5. Impedance-sensitive Pedals: Some pedals, like wah and volume, are sensitive to the impedance of the signal they receive. Their placement can be crucial, as it can affect their performance and the overall tone.

While these categories offer a general guideline, it’s worth noting that the world of effect pedals is vast and ever-evolving.

New innovations and designs continuously emerge, expanding the tonal possibilities available to guitarists. However, understanding these fundamental types provides a solid foundation for navigating the complexities of pedal chain order.

General Guidelines for Pedal Order

While the realm of pedal chain order offers a lot of room for experimentation, certain guidelines have been established over the years, based on the experiences of countless guitarists. Adhering to these can serve as a solid starting point, especially for those new to crafting their pedalboard:

  1. Starting with Tuners and Dynamic Pedals: It’s common practice to begin the chain with tuner pedals, ensuring the guitar is in tune before the signal undergoes any modifications. Following the tuner, dynamic pedals like compressors come into play, setting a consistent foundation for the rest of the effects.
  2. Placement of Distortion and Overdrive: These are usually the next in line. By placing them early in the chain, they modify the raw guitar signal, ensuring that subsequent effects process a sound that already has the desired level of saturation.
  3. The Role of Modulation Pedals: Modulation effects, such as chorus or phaser, typically find their spot in the middle of the chain. They add depth and movement to the already shaped sound, further enhancing its character.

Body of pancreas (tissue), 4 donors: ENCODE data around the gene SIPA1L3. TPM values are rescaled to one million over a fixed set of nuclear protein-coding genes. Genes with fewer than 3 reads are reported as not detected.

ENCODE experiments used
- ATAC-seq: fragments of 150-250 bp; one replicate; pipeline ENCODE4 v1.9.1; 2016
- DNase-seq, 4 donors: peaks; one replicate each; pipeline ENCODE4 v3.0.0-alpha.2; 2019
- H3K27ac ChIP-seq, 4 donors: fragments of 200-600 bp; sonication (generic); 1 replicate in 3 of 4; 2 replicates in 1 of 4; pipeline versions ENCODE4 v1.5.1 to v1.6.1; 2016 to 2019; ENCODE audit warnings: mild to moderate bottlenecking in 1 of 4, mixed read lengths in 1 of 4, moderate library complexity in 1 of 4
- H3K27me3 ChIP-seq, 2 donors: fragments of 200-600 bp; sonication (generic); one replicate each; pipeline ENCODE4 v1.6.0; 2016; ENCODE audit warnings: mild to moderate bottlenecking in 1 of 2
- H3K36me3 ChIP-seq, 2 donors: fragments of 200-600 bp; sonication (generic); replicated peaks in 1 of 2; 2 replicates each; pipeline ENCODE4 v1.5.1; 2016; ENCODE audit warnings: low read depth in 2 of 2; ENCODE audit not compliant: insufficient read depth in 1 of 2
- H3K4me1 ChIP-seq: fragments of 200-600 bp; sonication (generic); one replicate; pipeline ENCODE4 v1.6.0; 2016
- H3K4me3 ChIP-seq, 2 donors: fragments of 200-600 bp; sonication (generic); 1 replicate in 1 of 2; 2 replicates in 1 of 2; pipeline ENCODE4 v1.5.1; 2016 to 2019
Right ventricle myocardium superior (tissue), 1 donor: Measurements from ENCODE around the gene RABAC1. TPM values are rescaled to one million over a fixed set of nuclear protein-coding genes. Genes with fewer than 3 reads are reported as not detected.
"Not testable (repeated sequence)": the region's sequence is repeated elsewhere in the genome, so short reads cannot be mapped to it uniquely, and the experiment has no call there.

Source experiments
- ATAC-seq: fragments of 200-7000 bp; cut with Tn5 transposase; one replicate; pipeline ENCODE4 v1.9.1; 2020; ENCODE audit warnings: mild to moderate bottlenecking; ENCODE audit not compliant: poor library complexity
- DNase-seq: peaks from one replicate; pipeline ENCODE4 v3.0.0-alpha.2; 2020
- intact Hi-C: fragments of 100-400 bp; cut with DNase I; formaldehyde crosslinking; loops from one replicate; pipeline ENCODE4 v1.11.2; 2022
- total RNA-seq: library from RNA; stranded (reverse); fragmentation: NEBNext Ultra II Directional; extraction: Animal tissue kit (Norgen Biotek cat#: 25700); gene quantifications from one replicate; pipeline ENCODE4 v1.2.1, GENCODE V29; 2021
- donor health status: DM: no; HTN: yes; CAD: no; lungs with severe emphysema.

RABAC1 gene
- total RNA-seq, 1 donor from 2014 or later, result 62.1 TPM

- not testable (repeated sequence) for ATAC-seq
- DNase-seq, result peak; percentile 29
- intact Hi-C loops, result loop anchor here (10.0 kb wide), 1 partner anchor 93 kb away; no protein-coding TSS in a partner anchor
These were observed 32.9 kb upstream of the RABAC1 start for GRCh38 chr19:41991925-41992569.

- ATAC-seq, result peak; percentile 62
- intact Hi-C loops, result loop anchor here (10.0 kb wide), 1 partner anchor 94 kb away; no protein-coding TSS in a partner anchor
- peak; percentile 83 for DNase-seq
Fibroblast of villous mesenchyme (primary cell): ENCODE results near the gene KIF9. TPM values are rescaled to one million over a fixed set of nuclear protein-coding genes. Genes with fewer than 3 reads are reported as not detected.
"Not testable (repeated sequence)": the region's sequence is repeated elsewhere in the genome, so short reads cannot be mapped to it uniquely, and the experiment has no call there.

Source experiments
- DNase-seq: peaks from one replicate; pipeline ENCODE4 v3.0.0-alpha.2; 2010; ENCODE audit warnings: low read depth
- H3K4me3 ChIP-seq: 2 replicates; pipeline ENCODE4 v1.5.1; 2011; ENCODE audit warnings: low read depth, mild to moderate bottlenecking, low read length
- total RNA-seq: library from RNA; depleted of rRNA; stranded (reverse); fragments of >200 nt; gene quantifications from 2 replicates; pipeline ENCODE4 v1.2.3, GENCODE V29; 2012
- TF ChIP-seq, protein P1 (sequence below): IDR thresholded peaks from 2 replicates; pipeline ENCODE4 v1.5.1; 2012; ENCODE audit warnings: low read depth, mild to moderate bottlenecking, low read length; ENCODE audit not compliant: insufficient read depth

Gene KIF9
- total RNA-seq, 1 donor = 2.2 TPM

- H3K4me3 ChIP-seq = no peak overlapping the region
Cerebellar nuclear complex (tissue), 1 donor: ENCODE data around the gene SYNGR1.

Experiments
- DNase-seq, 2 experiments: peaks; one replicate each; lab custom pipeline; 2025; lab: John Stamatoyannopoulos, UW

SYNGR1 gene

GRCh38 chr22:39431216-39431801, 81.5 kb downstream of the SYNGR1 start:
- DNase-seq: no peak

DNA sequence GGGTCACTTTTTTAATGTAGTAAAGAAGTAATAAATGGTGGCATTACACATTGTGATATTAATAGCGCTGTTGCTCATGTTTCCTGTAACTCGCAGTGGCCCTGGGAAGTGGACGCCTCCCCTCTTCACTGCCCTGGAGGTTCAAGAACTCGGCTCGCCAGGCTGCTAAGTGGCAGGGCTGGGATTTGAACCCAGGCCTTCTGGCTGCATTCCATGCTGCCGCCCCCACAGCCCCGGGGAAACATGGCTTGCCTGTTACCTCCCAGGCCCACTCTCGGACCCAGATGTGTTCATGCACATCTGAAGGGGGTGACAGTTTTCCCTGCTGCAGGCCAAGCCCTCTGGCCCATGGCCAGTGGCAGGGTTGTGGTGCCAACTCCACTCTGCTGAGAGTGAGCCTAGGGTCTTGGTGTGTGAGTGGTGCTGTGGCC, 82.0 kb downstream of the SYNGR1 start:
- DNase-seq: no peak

4. Ending with Time-Based Effects: Delay and reverb pedals are commonly placed towards the end. By positioning them here, they capture and process the cumulative sound from all preceding pedals, adding spaciousness and ambiance.
  5. Considerations for Impedance-Sensitive Pedals: Pedals like wah and volume, which are sensitive to input impedance, need careful placement. While many guitarists place wah pedals before distortion for a pronounced effect, some prefer it after for a subtler sweep. It’s essential to experiment and find what works best for your sound.

It’s worth noting that these guidelines are not rigid rules. The beauty of crafting a pedalboard lies in the freedom to experiment and discover unique soundscapes.

While starting with these general guidelines can be helpful, always trust your ears and intuition. If it sounds right to you, then it’s perfect.

The Impact of Pedal Order on Tone

The sequence in which pedals are arranged in a chain can drastically alter the resulting sound. Even a simple swap of two pedals can lead to a tonal difference that might be subtle or profound, depending on the effects involved.

Let’s explore how the order can influence the overall guitar tone:

Overdrive Before vs. After Modulation

Placing an overdrive before a chorus pedal, for instance, means the chorus is modulating the distorted signal. This can lead to a richer, more textured sound.

Conversely, if the overdrive is after the chorus, the clean, modulated signal gets distorted, resulting in a more aggressive tone with less modulation depth.

Delay Before vs. After Reverb

A delay pedal before reverb means the echoed notes will have a reverb effect, creating a spacious, ambient sound. If reversed, the reverb sound gets echoed by the delay, which can lead to a more defined, rhythmic echo.

Wah Before vs. After Distortion